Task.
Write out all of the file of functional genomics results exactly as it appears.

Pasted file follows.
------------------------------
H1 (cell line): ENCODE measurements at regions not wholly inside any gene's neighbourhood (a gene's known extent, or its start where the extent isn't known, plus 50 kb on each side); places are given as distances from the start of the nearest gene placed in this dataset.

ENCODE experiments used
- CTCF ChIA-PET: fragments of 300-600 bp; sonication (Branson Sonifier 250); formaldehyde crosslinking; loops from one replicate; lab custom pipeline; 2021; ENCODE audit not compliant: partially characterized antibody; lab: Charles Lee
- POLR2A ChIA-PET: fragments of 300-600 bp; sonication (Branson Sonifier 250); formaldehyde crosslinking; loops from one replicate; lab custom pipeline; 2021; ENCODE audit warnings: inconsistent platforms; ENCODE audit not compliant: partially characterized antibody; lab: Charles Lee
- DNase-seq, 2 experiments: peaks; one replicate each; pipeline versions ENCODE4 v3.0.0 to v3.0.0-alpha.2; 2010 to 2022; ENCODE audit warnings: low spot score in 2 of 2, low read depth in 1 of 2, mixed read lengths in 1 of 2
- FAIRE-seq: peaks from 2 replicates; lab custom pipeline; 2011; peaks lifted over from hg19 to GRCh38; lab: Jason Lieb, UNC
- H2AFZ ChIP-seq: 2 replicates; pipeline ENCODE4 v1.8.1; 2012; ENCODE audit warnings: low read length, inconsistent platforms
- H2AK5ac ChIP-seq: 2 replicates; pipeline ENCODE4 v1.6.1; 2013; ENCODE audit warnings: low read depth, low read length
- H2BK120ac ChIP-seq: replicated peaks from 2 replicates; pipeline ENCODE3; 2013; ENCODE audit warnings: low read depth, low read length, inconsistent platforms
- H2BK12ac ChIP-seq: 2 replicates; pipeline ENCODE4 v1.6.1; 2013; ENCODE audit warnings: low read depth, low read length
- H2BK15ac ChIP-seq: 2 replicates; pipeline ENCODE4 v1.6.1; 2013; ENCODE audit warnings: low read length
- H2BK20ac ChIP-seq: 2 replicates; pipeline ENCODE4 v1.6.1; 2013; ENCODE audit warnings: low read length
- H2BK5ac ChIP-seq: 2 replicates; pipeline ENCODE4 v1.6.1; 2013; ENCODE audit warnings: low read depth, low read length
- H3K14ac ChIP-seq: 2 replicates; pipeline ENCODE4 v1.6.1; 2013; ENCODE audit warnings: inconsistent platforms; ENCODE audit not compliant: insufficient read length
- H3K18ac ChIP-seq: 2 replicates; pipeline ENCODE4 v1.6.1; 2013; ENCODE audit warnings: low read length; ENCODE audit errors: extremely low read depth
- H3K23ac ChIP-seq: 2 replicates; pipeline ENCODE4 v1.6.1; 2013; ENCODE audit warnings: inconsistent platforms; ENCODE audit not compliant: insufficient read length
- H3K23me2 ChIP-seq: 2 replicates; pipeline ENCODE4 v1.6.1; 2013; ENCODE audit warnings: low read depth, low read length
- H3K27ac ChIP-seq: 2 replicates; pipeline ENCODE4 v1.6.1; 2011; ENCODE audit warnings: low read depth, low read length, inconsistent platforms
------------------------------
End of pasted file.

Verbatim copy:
H1 (cell line): ENCODE measurements at regions not wholly inside any gene's neighbourhood (a gene's known extent, or its start where the extent isn't known, plus 50 kb on each side); places are given as distances from the start of the nearest gene placed in this dataset.

ENCODE experiments used
- CTCF ChIA-PET: fragments of 300-600 bp; sonication (Branson Sonifier 250); formaldehyde crosslinking; loops from one replicate; lab custom pipeline; 2021; ENCODE audit not compliant: partially characterized antibody; lab: Charles Lee
- POLR2A ChIA-PET: fragments of 300-600 bp; sonication (Branson Sonifier 250); formaldehyde crosslinking; loops from one replicate; lab custom pipeline; 2021; ENCODE audit warnings: inconsistent platforms; ENCODE audit not compliant: partially characterized antibody; lab: Charles Lee
- DNase-seq, 2 experiments: peaks; one replicate each; pipeline versions ENCODE4 v3.0.0 to v3.0.0-alpha.2; 2010 to 2022; ENCODE audit warnings: low spot score in 2 of 2, low read depth in 1 of 2, mixed read lengths in 1 of 2
- FAIRE-seq: peaks from 2 replicates; lab custom pipeline; 2011; peaks lifted over from hg19 to GRCh38; lab: Jason Lieb, UNC
- H2AFZ ChIP-seq: 2 replicates; pipeline ENCODE4 v1.8.1; 2012; ENCODE audit warnings: low read length, inconsistent platforms
- H2AK5ac ChIP-seq: 2 replicates; pipeline ENCODE4 v1.6.1; 2013; ENCODE audit warnings: low read depth, low read length
- H2BK120ac ChIP-seq: replicated peaks from 2 replicates; pipeline ENCODE3; 2013; ENCODE audit warnings: low read depth, low read length, inconsistent platforms
- H2BK12ac ChIP-seq: 2 replicates; pipeline ENCODE4 v1.6.1; 2013; ENCODE audit warnings: low read depth, low read length
- H2BK15ac ChIP-seq: 2 replicates; pipeline ENCODE4 v1.6.1; 2013; ENCODE audit warnings: low read length
- H2BK20ac ChIP-seq: 2 replicates; pipeline ENCODE4 v1.6.1; 2013; ENCODE audit warnings: low read length
- H2BK5ac ChIP-seq: 2 replicates; pipeline ENCODE4 v1.6.1; 2013; ENCODE audit warnings: low read depth, low read length
- H3K14ac ChIP-seq: 2 replicates; pipeline ENCODE4 v1.6.1; 2013; ENCODE audit warnings: inconsistent platforms; ENCODE audit not compliant: insufficient read length
- H3K18ac ChIP-seq: 2 replicates; pipeline ENCODE4 v1.6.1; 2013; ENCODE audit warnings: low read length; ENCODE audit errors: extremely low read depth
- H3K23ac ChIP-seq: 2 replicates; pipeline ENCODE4 v1.6.1; 2013; ENCODE audit warnings: inconsistent platforms; ENCODE audit not compliant: insufficient read length
- H3K23me2 ChIP-seq: 2 replicates; pipeline ENCODE4 v1.6.1; 2013; ENCODE audit warnings: low read depth, low read length
- H3K27ac ChIP-seq: 2 replicates; pipeline ENCODE4 v1.6.1; 2011; ENCODE audit warnings: low read depth, low read length, inconsistent platforms